Deborah Hajda revels in the challenges that come with raising a family and operating a business in the country
Deborah Hajda, her husband, David, and their five boys had a bit of a problem when they moved to a 101-acre property on TX 29 several years ago. Their backyard pool, which overlooked lush green pastures, came with a den of rattlesnakes.
One night, David decided to rid their little oasis of the venomous pests. Deborah was determined to help. She shined a bright flashlight from the opposite (and safe) side of the pool. After David bagged a particularly large snake and placed it in a barrel, Deborah came over with the light to investigate.
Just as she leaned over to look at the rattlesnake, something struck her stomach. She screamed and threw the light. David screamed, too.
They never caught the June bug that got her. But they did kill twenty-seven rattlesnakes that first year.
Killing snakes, corralling stubborn cattle, and surviving Texas storms are a few of the challenges Deborah’s overcome living in the country. Mixed in are a handful of life lessons, a lot of hard work, and a rhythm of life that, at times, has stretched this former small-town girl. But Deborah wouldn’t have it any other way. For the past fourteen years, she’s lived her dream life.
Deborah grew up in Smithville, Texas. Her house was a block behind Main Street, and her dad worked for the railyard that ran through town. “There was a real small-town vibe,” Deborah remembers. But sometimes Deborah would get a taste of country living when her family visited friends on their ranch. On Wednesday nights and Sundays, the ranchers hosted rodeos in their arena. In place of neatly laid-out town streets, pastures seemed to spread for miles. Everything was so open and natural—and of course, all the animals!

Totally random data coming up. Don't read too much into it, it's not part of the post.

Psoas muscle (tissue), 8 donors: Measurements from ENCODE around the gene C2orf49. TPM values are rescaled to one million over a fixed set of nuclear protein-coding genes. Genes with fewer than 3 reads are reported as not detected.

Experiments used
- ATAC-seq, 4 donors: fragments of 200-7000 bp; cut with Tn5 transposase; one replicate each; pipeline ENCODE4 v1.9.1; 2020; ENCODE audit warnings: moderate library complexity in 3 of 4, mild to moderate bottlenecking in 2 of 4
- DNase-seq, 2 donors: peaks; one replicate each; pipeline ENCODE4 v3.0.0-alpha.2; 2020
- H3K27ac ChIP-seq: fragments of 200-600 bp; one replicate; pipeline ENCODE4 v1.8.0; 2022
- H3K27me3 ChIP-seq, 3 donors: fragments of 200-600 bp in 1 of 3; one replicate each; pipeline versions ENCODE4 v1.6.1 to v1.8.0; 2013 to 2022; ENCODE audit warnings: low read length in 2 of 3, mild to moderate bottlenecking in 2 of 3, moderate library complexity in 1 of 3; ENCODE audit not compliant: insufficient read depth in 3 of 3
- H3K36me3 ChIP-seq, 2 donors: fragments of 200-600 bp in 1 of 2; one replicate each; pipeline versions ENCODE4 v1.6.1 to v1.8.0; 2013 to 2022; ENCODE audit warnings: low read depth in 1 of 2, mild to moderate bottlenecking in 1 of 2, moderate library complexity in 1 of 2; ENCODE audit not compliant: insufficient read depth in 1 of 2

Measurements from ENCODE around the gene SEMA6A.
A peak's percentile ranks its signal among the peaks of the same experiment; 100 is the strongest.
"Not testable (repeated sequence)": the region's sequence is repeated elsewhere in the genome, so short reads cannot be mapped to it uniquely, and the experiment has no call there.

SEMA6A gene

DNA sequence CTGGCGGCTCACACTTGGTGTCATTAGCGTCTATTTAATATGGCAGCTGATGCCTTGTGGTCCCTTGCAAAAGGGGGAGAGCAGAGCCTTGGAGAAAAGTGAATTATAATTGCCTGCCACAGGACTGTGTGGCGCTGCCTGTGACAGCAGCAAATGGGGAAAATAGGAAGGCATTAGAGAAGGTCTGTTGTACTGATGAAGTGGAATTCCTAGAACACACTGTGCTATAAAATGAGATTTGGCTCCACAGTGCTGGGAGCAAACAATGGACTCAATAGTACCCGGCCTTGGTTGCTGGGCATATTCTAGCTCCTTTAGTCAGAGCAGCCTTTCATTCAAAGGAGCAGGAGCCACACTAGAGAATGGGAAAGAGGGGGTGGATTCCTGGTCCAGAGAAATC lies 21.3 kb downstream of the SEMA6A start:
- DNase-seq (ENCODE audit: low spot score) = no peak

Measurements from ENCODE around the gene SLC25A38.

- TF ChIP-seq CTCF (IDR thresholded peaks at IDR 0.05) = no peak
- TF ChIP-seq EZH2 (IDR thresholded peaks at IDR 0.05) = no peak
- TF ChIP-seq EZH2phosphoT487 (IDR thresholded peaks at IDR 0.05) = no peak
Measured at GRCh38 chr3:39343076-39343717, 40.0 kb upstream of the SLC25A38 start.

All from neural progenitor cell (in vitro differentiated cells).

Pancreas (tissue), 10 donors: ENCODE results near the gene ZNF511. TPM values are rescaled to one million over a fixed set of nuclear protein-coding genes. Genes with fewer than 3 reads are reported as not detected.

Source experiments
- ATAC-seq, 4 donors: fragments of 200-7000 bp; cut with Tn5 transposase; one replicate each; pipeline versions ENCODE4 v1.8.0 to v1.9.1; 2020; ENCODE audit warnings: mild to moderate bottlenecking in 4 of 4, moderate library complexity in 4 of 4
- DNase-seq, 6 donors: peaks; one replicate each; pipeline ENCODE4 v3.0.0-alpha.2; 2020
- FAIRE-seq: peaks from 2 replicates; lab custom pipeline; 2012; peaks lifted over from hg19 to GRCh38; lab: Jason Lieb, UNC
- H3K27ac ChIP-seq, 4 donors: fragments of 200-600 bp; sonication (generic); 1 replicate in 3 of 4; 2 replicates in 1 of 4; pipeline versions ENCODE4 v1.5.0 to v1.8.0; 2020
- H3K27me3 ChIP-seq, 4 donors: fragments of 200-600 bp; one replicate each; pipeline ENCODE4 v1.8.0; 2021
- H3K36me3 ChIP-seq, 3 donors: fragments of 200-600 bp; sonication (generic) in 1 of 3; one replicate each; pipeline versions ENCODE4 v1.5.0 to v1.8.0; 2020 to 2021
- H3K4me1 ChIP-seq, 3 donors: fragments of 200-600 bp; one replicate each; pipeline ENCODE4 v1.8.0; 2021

“We spent a lot of time out there. I fell in love with the horses, the rodeos—the whole bit,” Deborah says. “It captivated me.”
She also loved witnessing a family with three boys work together to make life happen. Having children of her own one day was a big priority. After high school and a bit of traveling, Deborah looked for a career that would give her flexibility to go on class field trips and spend lots of time with her kids. She chose court reporting and attended the Kussad Institute in Austin.
One of her classmates introduced her to a man who had never worked a nine-to-five job in his life.
David was a fourth-generation row-crop farmer and rancher from Granger, Texas. He grew up riding tractors and horses, learning the science of animal husbandry, and scheduling life around planting seasons. In 2002, Deborah and David got married, and along with his two young boys, they became a family.
But as her family of four grew into a family of five and then six, Deborah realized that her chosen career didn’t allow her enough time with the kids. “I had parent guilt. It was always my kids who ended up suffering when I couldn’t be everywhere at once,” Deborah explains. “I’m one of those women who can’t have it all. I can only do so much. My husband can probably juggle nine hundred things, and I can juggle ten.”